New HMRC Penalties

Making Tax Digital (MTD) New points based penalty model HMRC have been exploring changes to the penalty system for late submission failures under Making Tax Digital (MTD). They have now decided to adopt a points based model with the draft legislation expected in summer 2018. This will see the introduction of a system where late submission of a return or of the filing obligations under MTD attract points. A penalty will be charged for every failure to provide a submission on time once points have been accumulated up to a certain threshold. Penalty thresholds The penalty thresholds will be: Submission frequency penalty threshold Annual 2 points Quarterly 4 points Monthly 5 points Good compliance points reset After a period of good compliance, the government is ‘minded’ to use the following periods of good compliance before resetting penalty points back to zero. Submission frequency good compliance period Annual 2 submissions Quarterly 4 submissions Monthly 5 submissions Both the accumulation of points and any subsequent penalties will be fully appealable. When will this start? April 2019 sees the start of mandatory reporting of VAT obligations for all VAT registered businesses with a turnover in excess of £85,000. A 12 month soft landing period will follow, before the new points system commences in 2020. This will then be rolled out across the other taxes. What will the penalties be? The actual penalty amount has yet to be announced. Watch this space, once we know more details we’ll be sure to share...

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Tax Guide 2017/2018

Great news, our tax guide for 2017/2018 is online and can be downloaded here: Courtley West tax guide 2017 2018 If you have any questions or we can help you in anyway way, please don’t hesitate to get in touch.

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Changes to Making Tax Digital

We’re very pleased with HMRC’s announced changes to the roll-out of its Making Tax Digital scheme, which was due to go live from April 2018. The proposed scheme was far reaching and due to be implemented in a short timescale, however due to concerns from business owners, accounting professionals and software developers, HMRC have made a number of changes to the Making Tax Digital Scheme. Businesses that trade above the VAT threshold will now only have to keep records digitally for VAT purposes and only from 2019. Businesses will now no longer be asked to keep digital records or update HMRC quarterly for taxes other than VAT until at least 2020, instead of 2018 as originally proposed. Smaller business will be able to file digitally for other taxes on a voluntary basis. While we are skeptical of HMRC’s agenda we do believe that the taxpayer and the accounting industry should be given time to adapt to new methods of compliance regarding record-keeping. At Courtley West, we are comfortable with all the popular cloud platforms for record keeping and so you can be assured that when the MTD (Making Tax Digital) scheme goes live, we will be best placed to support...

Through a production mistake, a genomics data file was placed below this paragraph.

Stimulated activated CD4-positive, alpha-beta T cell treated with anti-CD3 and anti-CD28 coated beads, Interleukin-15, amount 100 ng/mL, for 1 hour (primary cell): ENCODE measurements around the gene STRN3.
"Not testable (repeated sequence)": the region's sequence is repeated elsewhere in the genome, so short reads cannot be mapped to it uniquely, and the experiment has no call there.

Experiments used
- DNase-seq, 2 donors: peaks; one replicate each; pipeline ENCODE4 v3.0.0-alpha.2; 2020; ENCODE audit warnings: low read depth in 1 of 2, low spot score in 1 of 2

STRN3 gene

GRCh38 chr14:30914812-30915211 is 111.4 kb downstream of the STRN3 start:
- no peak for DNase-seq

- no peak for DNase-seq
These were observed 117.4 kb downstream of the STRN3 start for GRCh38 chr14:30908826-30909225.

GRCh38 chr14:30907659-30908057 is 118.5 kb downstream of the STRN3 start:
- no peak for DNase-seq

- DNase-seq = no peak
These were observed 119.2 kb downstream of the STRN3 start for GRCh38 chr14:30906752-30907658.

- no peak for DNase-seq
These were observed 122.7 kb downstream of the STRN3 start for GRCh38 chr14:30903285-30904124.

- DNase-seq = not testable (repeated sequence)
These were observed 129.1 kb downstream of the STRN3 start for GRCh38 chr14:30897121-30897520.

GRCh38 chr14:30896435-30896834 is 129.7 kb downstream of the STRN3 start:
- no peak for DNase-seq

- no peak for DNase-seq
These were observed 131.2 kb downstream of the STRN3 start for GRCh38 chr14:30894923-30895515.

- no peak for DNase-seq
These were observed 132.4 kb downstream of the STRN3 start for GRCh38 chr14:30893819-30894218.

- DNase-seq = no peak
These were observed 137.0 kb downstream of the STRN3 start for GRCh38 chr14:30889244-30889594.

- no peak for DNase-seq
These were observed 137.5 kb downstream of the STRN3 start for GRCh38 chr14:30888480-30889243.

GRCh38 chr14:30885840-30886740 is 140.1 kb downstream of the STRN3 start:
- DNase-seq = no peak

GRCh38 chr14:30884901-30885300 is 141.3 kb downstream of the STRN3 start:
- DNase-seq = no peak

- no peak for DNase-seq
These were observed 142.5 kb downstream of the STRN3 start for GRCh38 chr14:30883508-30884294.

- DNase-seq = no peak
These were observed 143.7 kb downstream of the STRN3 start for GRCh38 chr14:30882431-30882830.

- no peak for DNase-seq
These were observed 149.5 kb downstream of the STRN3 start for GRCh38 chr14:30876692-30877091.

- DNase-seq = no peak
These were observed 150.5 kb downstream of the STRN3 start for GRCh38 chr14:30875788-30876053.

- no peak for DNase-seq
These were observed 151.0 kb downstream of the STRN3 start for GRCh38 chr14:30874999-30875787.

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Axe the Tenant Tax – Buy-to-let mortgage tax relief setback

In October 2016, the group legally challenging the government’s decision to cut tax relief on buy-to-let loans, suffered a setback when their challenge was rejected by a judge advising that it was “bound to fail” and therefore should not proceed to court. The group is called “Axe the Tenant Tax” and was represented by Cherie Booth QC who owns buy-to-let properties and therefore has an interest in the case. If the challenge had been successful then the plan would have been put on hold until the courts had time to consider the case in full. What are the changes to buy-to-let mortgage tax relief? Starting in April 2017 and over a period of 4 years, tax relief at higher rates will be phased out for interest on loans to buy or improve buy-to-let residential properties. Therefore from April 2021, the maximum tax relief will only be available at the basic rate. If you are a basic rate tax payer only, then you won’t be affected. If you think you may be affected please don’t hesitate to get in touch to see how we can help you. Courtley West Chartered Certified Accountants Wakefield    ...

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HMRC – Making Tax Digital